Symbolic Power Politics And Intellectuals

Author: David L. Swartz
Publisher: University of Chicago Press
ISBN: 0226925021
Size: 60.56 MB
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Power is the central organizing principle of all social life, from culture and education to stratification and taste. And there is no more prominent name in the analysis of power than that of noted sociologist Pierre Bourdieu. Throughout his career, Bourdieu challenged the commonly held view that symbolic power—the power to dominate—is solely symbolic. He emphasized that symbolic power helps create and maintain social hierarchies, which form the very bedrock of political life. By the time of his death in 2002, Bourdieu had become a leading public intellectual, and his argument about the more subtle and influential ways that cultural resources and symbolic categories prevail in power arrangements and practices had gained broad recognition. In Symbolic Power, Politics, and Intellectuals, David L. Swartz delves deeply into Bourdieu’s work to show how central—but often overlooked—power and politics are to an understanding of sociology. Arguing that power and politics stand at the core of Bourdieu’s sociology, Swartz illuminates Bourdieu’s political project for the social sciences, as well as Bourdieu’s own political activism, explaining how sociology is not just science but also a crucial form of political engagement.

Speaking Power To Truth

Author: Michael Keren
Publisher:
ISBN: 1771990333
Size: 50.88 MB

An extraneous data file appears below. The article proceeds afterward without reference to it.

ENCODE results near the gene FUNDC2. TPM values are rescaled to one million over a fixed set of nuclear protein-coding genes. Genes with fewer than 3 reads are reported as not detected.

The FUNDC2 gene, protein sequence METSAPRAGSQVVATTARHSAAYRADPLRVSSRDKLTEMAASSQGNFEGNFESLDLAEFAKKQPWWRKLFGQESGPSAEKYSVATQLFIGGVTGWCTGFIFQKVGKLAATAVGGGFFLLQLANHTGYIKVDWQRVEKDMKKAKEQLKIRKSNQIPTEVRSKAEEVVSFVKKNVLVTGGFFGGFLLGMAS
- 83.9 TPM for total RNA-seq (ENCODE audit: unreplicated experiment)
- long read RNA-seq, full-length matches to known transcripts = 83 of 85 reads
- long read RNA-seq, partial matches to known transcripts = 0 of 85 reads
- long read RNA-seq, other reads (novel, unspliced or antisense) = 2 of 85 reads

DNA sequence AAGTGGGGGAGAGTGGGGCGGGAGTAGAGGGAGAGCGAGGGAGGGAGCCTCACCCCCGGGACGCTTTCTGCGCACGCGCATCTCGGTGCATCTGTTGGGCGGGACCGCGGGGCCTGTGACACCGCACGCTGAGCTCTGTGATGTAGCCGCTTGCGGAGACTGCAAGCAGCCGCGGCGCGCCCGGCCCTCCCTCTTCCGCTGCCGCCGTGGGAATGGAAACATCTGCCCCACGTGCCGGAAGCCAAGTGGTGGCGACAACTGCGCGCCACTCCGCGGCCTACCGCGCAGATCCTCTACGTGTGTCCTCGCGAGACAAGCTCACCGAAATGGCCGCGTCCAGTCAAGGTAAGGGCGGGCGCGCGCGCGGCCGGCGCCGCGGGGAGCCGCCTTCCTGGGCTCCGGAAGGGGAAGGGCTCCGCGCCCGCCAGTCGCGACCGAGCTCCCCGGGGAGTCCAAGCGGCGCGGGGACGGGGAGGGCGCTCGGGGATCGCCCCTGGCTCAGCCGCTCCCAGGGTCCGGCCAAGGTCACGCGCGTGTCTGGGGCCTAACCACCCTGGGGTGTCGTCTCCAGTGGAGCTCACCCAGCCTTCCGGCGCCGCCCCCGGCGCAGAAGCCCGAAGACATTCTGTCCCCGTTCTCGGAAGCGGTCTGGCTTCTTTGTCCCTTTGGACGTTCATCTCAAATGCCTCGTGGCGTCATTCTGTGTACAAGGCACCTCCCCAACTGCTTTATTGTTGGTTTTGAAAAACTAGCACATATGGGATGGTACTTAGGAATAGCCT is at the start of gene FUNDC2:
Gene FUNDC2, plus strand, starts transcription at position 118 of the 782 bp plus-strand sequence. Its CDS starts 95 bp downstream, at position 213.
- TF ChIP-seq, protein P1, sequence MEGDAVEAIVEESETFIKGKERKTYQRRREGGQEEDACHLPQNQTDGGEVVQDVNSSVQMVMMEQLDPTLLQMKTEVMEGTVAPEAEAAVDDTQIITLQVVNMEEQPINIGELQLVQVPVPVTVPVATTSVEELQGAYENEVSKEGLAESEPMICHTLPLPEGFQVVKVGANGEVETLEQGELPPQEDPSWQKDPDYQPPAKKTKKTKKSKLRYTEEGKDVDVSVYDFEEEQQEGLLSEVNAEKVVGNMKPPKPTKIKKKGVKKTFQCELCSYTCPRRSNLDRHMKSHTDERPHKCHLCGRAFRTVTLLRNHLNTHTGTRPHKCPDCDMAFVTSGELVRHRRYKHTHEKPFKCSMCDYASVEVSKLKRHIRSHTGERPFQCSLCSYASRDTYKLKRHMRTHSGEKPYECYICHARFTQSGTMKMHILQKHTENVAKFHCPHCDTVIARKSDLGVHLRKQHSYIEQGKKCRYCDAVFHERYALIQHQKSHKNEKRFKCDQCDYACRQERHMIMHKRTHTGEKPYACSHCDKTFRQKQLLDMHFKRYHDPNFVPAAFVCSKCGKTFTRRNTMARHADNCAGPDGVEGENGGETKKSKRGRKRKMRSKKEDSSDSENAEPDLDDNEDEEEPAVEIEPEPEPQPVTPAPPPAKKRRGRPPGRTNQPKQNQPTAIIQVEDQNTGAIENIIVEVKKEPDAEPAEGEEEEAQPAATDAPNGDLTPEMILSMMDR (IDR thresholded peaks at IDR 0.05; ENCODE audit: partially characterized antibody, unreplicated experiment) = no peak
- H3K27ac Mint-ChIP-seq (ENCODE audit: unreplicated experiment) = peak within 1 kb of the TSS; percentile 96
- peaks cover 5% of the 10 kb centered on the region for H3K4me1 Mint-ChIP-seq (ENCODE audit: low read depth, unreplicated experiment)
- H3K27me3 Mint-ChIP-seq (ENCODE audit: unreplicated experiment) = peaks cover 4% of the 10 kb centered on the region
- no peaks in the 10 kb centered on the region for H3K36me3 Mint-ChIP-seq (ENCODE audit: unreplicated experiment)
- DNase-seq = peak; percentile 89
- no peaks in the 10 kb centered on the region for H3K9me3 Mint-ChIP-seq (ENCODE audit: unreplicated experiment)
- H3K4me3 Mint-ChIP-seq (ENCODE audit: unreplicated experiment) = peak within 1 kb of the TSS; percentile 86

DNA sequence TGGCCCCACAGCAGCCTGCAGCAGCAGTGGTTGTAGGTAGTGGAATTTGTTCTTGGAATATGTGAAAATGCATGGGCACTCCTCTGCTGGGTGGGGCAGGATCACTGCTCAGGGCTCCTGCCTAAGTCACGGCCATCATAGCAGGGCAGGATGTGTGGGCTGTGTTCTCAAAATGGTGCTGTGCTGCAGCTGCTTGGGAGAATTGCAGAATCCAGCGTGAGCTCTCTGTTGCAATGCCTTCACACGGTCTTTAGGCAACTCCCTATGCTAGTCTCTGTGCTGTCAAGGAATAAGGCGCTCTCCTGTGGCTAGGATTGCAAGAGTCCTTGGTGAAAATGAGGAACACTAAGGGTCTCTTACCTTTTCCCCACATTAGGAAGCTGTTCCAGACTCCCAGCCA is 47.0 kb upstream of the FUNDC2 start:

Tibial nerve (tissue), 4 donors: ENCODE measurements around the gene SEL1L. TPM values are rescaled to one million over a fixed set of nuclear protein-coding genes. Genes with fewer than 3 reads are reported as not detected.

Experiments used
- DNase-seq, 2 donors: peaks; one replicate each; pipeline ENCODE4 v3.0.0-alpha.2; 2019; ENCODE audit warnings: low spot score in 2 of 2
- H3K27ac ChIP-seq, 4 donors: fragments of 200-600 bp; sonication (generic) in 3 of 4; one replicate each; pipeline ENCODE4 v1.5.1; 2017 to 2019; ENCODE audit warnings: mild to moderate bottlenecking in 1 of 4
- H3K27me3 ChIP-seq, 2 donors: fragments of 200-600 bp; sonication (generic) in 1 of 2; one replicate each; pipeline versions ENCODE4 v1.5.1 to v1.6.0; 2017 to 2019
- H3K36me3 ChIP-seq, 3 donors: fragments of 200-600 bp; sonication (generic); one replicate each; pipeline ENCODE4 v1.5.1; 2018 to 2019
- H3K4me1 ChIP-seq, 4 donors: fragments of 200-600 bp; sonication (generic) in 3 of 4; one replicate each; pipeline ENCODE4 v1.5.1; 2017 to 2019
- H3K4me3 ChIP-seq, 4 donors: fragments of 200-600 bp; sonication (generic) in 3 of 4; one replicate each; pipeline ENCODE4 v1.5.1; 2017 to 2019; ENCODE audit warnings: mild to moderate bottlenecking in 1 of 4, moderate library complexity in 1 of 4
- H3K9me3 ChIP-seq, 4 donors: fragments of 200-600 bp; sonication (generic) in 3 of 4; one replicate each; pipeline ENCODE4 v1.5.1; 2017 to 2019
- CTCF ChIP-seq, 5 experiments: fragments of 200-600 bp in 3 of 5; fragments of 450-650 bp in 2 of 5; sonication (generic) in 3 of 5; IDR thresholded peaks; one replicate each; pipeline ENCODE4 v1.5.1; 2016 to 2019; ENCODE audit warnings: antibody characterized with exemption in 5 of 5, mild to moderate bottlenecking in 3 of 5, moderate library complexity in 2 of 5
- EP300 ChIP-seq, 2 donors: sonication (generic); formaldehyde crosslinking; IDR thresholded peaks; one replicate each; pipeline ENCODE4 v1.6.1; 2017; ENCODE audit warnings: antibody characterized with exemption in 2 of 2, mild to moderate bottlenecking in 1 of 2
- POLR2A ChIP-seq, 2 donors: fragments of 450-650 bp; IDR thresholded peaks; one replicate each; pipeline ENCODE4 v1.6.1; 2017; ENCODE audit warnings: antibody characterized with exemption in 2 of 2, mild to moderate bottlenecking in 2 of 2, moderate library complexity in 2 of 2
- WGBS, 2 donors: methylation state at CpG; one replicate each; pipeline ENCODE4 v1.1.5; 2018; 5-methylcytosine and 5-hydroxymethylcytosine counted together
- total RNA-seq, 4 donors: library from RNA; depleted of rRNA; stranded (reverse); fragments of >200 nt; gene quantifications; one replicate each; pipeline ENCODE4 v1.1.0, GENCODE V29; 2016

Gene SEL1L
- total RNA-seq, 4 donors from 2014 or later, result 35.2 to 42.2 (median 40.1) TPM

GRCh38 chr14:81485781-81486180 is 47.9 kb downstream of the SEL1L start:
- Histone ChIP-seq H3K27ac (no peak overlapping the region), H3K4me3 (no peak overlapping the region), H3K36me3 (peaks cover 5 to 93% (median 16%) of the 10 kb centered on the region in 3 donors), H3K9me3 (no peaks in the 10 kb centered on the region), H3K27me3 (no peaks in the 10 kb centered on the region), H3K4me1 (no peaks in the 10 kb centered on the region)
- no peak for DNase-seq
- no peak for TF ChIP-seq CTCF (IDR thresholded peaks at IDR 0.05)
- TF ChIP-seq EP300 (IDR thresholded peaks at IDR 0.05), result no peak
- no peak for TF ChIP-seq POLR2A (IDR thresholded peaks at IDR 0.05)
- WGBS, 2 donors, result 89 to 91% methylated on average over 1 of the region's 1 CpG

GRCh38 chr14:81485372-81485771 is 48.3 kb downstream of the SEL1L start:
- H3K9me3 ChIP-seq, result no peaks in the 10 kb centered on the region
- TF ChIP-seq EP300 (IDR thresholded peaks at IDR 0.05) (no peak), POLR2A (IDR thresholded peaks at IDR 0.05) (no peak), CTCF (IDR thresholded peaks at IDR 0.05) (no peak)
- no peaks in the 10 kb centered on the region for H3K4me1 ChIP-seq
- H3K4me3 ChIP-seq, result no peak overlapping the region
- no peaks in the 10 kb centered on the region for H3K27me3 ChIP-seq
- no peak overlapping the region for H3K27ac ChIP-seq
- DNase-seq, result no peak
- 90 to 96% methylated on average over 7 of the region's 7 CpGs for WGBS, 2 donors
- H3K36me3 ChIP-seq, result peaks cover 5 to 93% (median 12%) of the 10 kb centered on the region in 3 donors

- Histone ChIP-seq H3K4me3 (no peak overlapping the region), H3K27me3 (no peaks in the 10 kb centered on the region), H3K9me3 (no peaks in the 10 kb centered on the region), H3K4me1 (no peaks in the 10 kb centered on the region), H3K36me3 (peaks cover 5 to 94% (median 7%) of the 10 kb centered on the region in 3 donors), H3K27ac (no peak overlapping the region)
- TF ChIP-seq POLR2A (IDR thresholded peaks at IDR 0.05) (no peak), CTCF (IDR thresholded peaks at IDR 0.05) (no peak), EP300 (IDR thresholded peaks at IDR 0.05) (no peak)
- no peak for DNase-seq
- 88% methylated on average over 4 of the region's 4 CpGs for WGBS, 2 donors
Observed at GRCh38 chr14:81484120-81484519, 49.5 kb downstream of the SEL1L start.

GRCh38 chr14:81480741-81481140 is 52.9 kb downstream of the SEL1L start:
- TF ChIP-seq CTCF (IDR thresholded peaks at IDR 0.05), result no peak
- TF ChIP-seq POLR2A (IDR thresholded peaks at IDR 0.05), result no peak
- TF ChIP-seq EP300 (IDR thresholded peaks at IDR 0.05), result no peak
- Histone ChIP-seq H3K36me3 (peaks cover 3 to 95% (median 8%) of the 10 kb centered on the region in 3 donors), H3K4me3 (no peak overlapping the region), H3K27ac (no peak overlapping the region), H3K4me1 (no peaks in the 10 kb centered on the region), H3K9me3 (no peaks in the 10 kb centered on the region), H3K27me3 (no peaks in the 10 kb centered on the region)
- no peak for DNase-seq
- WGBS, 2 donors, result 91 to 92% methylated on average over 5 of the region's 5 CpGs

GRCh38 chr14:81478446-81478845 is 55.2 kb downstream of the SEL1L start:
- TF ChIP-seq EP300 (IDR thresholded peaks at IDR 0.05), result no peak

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Online discourse has created a new media environment for contributions to public life, one that challenges the social significance of the role of public intellectuals—intellectuals who, whether by choice or by circumstance, offer commentary on issues of the day. The value of such commentary is rooted in the assumption that, by virtue of their training and experience, intellectuals possess knowledge—that they understand what constitutes knowledge with respect to a particular topic, are able to distinguish it from mere opinion, and are in a position to define its relevance in different contexts. When intellectuals comment on matters of public concern, they are accordingly presumed to speak truth, whether they are writing books or op-ed columns or appearing as guests on radio and television news programs. At the same time, with increasing frequency, discourse on public life is taking place online. This new digital environment is characterized by abundance—an abundance of speakers, discussion, and access. But has this abundance of discourse—this democratization of knowledge, as some describe it—brought with it a corresponding increase in truth? Casting doubt on the assertion that online discourse, with its proliferation of voices, will somehow yield collective wisdom, Speaking Power to Truth raises concerns that this wealth of digitally enabled commentary is, in fact, too often bereft of the hallmarks of intellectual discourse: an epistemological framework and the provision of evidence to substantiate claims. Instead, the pursuit of truth finds itself in competition with the quest for public reputation, access to influence, and enhanced visibility. But as knowledge is drawn into the orbit of power, and as the line between knowledge and opinion is blurred, what role will the public intellectual play in the promotion and nurturing of democratic processes and goals? In exploring the implications of the digital transition, the contributors to Speaking Power to Truth provide both empirical evidence of, and philosophical reflection on, the current and future role of the public intellectual in a technologically mediated public sphere. Contributions by Barry Cooper, Jacob Foster, Karim-Ally Kassam, Boaz Miller, Liz Pirnie, and Eleanor Townsley.